Author:Martin, Edward

As if borrowed from an eastern North Carolina sunrise, pastel bonnets and Sunday suits brighten the Rocky Mount sanctuary on Easter Day. In the pulpit, James Gailliard is flanked by white lilies and two purple-draped crosses. Easter's message, says the trim pastor, wagging a slender forefinger for emphasis, is God's promise of "victory over death and the grave." Congregants murmur amens.

Gailliard had preached about death on another spring Sunday several years before. His son, Kyol, and two other young men, all in their 20s, had died after their car slammed into a brick wall and exploded.

At the morgue, "they told me not to look at him, that I'd never get the image out of my mind," he says. "I unzipped the bag, and there was his charred body, but they couldn't have been more wrong." Today, the image he cherishes is of Kyol as his sound engineer, sitting at a nearby console every Sunday as he preached, sending his voice through the church.

"I said, 'God, when you sent me to Rocky Mount, this wasn't part of the deal,'" he says. "But as a pastor, it was important for me to share my grief, to show people what it's like to go through seasons in your life when you're questioning God."

It has been 14 years since James David Gailliard sat down in borrowed space in Rocky Mount with a dozen others and founded Word Tabernacle Church. Collection plates yielded $75,000 in 2005. Since then, he and the church have weathered personal tragedies, recession, hostile politics and other headwinds. Today, Word Tabernacle has 3,200 members, 33 employees, donations that exceed $3 million annually and assets of $ 14 million.

Meanwhile, its senior pastor's influence has expanded outside the sanctuary into Rocky Mount's power structure and the N.C. General Assembly, where Gailliard was elected as a freshman representative last year. Word Tabernacle overlays the spiritual with daily-bread necessities of members and others--finding jobs, training, growing businesses, health care and, at times, paying overdue heating bills. Its Impact Center has mounted initiatives such as helping fill jobs at Rocky Mount-based Barnhill Contracting Co., one of the state's largest contractors with 1,100 workers. "They profile the kinds of employees they're looking for in certain positions and we, in turn, can help produce that employee through our own internal workforce-development initiatives," Gailliard says.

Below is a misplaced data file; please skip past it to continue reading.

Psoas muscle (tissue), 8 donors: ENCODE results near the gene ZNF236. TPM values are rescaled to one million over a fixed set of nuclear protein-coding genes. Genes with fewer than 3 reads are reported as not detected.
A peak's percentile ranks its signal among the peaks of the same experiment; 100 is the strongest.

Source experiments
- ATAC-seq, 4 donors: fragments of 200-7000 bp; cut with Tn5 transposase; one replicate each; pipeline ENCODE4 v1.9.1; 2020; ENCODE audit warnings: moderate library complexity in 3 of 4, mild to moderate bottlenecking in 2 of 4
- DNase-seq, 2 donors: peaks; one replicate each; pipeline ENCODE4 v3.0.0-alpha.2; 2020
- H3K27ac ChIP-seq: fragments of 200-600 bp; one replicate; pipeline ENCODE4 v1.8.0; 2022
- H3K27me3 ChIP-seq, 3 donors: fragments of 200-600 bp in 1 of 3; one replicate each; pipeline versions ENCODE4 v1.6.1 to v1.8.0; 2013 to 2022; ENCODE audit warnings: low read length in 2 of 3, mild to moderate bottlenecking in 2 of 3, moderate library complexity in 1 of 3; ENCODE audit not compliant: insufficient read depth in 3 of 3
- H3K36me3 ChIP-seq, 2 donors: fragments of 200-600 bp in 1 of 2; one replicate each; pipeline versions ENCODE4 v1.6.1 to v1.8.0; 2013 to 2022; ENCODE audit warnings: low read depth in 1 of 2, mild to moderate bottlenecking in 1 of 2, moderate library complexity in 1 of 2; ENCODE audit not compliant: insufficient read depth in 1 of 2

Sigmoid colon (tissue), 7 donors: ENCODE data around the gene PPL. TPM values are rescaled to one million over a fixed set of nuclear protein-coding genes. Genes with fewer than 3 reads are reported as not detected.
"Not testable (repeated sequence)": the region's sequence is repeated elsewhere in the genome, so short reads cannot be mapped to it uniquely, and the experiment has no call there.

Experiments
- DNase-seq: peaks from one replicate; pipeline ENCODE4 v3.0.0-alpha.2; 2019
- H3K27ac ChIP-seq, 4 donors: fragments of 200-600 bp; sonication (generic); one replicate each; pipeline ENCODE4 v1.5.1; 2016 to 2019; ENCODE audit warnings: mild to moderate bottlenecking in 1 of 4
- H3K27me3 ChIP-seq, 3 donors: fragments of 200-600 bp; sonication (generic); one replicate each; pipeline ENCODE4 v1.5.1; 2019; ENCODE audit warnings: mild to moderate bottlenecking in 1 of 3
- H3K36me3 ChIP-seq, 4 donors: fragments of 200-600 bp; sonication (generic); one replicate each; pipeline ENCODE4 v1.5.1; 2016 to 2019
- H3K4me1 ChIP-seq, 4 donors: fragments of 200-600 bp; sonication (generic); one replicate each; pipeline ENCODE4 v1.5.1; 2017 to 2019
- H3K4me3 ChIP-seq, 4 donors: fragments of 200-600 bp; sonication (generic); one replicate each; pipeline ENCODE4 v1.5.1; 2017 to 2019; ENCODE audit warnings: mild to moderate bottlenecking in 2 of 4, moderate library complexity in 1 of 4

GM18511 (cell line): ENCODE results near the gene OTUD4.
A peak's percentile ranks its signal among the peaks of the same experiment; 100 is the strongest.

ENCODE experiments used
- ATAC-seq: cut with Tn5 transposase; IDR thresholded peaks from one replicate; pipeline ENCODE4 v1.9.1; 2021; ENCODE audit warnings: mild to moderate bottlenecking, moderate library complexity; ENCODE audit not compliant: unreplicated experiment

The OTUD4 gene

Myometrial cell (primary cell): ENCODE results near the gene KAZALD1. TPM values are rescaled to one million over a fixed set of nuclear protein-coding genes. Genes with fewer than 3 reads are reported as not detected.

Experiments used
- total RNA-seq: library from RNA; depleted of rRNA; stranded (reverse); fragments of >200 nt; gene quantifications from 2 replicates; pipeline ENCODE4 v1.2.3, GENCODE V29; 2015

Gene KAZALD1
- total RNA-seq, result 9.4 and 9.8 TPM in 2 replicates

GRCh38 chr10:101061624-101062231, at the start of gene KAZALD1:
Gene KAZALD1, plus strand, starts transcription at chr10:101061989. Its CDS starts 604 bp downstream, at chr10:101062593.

The preacher was among those who persuaded state leaders to move the 400-employee Division of Motor Vehicles headquarters from Raleigh to Rocky Mount, a major economic boost. Gailliard met with each of the 10 Council of State members who voted on the move. It's what you might expect from the man who received a distinguished citizen award from the Rocky Mount Chamber of Commerce in 2016.

"He's at ease with the power brokers but also the guys at the end of a shovel," says Norris Tolson, a former secretary of the N.C. departments of Commerce and Transportation who heads Carolinas Gateway Partnership, the industry recruiter for Nash and Edgecombe counties.

Word Tabernacle operates from an 114,000-square-foot former Home Depot store in north Rocky Mount, not far from the intersection of U.S. 64 and 301. Since acquiring the site in 2015, it has spent $13 million to create a multipurpose institution. Beyond the sanctuary, it includes classrooms, gyms, and community meeting and performance spaces. Gailliard's no-nonsense outlook permeates.

"He's knowledgeable and open even about some of the mistakes he's made in life himself," says Solomon Maryland, a Rocky Mount heating and air-conditioning contractor and a regular church attendee since 2007. His 5-year-old business has 15 employees, and he recently hired more, aided by the Impact Center. "I had to get over the fear of not getting enough support to make payroll. They connected me with a lot of people who helped."

Gailliard, 54, was born to a Caucasian mother and African American father when interracial marriages were...

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